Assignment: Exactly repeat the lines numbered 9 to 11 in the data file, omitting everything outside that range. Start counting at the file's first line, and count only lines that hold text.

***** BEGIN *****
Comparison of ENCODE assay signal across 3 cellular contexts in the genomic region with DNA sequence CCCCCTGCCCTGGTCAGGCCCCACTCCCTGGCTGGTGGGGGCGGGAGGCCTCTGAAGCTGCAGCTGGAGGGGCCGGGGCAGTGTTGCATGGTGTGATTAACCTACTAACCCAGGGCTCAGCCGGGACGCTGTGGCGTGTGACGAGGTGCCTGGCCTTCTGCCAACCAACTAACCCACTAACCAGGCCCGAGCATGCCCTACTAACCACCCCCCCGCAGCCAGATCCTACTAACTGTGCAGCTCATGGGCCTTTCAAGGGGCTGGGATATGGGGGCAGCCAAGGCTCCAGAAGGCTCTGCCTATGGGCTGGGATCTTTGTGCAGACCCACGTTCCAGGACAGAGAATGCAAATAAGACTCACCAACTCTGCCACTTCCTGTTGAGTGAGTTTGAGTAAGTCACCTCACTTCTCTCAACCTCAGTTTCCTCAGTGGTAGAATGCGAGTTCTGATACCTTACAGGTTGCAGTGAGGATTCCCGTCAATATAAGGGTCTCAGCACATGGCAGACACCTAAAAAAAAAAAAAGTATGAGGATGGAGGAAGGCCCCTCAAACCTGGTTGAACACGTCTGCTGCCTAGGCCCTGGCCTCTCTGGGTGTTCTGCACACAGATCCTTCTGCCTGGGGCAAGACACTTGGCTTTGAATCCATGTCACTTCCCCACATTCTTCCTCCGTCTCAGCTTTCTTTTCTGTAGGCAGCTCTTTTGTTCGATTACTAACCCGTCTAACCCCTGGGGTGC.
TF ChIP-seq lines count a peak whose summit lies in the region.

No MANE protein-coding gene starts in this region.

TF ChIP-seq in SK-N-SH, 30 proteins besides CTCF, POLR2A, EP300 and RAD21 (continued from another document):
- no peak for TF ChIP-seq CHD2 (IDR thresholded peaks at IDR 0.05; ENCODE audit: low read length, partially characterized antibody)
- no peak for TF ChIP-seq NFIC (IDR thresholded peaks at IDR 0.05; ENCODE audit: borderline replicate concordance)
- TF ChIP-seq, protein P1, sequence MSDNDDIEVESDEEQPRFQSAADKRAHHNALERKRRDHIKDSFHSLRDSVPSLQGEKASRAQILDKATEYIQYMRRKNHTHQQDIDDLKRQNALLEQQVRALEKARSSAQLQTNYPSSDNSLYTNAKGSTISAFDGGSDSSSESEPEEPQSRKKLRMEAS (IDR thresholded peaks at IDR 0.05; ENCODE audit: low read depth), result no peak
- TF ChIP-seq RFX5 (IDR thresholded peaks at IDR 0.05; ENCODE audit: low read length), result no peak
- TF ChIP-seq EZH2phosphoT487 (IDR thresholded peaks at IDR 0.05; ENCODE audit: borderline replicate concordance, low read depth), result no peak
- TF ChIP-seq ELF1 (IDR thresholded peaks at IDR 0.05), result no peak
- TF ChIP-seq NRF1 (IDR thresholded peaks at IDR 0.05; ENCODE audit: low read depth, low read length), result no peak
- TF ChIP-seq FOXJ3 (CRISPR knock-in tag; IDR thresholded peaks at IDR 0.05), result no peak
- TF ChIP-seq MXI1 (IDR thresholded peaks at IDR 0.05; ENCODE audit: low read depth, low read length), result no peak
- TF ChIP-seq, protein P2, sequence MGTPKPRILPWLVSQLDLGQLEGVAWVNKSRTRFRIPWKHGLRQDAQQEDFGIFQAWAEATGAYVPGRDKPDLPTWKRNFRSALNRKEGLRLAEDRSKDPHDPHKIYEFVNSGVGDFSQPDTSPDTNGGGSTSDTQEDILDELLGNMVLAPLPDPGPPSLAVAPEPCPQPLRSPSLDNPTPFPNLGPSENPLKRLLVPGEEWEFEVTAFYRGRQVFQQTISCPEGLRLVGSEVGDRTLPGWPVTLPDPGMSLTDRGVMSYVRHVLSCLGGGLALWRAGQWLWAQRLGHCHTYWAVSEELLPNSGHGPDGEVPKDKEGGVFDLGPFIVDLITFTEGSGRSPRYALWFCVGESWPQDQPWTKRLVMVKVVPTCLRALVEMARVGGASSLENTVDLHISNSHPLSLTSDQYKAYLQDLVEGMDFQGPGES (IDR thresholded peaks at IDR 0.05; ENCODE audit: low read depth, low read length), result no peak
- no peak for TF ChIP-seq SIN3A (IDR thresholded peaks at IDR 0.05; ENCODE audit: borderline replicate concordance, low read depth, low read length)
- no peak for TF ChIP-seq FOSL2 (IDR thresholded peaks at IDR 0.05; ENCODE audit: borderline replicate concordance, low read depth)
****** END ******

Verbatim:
- TF ChIP-seq EZH2phosphoT487 (IDR thresholded peaks at IDR 0.05; ENCODE audit: borderline replicate concordance, low read depth), result no peak
- TF ChIP-seq ELF1 (IDR thresholded peaks at IDR 0.05), result no peak
- TF ChIP-seq NRF1 (IDR thresholded peaks at IDR 0.05; ENCODE audit: low read depth, low read length), result no peak